Carnegie Mellon University

Quantitative Cell and Molecular Biology Laboratory

Course Number: 02-261

This is an introductory laboratory-based course designed to teach basic biological laboratory skills used in exploring the quantitative nature of biological systems and the computational reasoning required for performing research in computational biology. Over the course of the semester, students will perform various experiments and computationally analyze the results of these experiments. Students will also use computation to design experiments based on the data they collect. During this course students will be using traditional, well-developed techniques as well as automated lab equipment to answer scientific questions: How should different sources of DNA in a specimen be identified? What changes do cells undergo during apoptosis? Understanding the results of these experiments will require students to think critically about the data they generate, the appropriate controls required to support their conclusions, and the biological context within which these results were obtained. During this course students will gain experience in many aspects of scientific research, including: designing and executing protocols for traditional and automated experiments, computational processing and analysis of collected results and communicating results to peers and colleagues.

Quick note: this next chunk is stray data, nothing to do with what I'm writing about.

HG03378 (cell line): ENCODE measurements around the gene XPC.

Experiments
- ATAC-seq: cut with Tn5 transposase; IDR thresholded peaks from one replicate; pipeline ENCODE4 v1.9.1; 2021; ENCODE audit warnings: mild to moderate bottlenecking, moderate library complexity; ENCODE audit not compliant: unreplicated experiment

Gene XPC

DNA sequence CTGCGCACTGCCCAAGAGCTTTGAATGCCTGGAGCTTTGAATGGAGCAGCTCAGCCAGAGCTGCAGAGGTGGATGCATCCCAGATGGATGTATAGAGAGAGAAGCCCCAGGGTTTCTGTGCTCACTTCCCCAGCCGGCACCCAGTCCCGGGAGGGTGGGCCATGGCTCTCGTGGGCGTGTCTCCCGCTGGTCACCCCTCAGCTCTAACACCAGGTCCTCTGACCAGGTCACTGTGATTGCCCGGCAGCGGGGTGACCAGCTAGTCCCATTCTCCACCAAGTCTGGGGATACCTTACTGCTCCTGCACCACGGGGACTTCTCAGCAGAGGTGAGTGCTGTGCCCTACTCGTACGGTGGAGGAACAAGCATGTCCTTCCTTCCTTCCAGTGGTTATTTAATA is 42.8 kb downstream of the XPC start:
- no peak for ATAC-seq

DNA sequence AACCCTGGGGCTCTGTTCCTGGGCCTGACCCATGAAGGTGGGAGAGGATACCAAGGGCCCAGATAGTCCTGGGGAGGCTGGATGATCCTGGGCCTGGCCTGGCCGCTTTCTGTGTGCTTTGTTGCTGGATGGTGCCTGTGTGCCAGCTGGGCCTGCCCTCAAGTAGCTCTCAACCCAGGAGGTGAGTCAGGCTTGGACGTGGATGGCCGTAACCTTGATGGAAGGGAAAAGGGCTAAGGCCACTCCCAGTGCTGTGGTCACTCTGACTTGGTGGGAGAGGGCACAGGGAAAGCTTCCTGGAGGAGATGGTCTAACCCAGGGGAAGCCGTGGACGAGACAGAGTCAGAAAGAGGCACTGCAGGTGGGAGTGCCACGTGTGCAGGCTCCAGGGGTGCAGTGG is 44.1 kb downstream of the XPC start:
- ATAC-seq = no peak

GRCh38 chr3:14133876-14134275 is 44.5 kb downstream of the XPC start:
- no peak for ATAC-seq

Course Outline: (1) 3-hour lab per week (1) 1-hour lecture per week. 9 units (12 units for CB majors). This course counts as a CSD Science and Engineering requirement as well as the lab requirement, and Dietrich College’s Modeling/Science Gen Ed requirement.

NOTE: Computational Biology majors should register for the 12-unit version of 02-261. All other students should register for 9 units.

Semester(s): Fall, Spring
Units: 9 (12 of CB Majors)
Prerequisite(s): 02201 or 15112
Location(s): Pittsburgh



Learning Objectives

During this course, the students should learn to: 

  • Interpret, follow, and write a scientific protocol
  • Propose, design, and perform scientific experiments
  • Develop and apply computational methods for data analysis
  • Present scientific results to colleagues

Key Topics: 

  • Sequencing and analyzing DNA
  • Developing computational methods for designing and performing PCR
  • Maintaining cell cultures
  • Acquiring brightfield and fluorescent microscopy images
  • Designing computational methods for image analysis
  • Designing protocols for automated experiments
  • Communicating results to peers and colleagues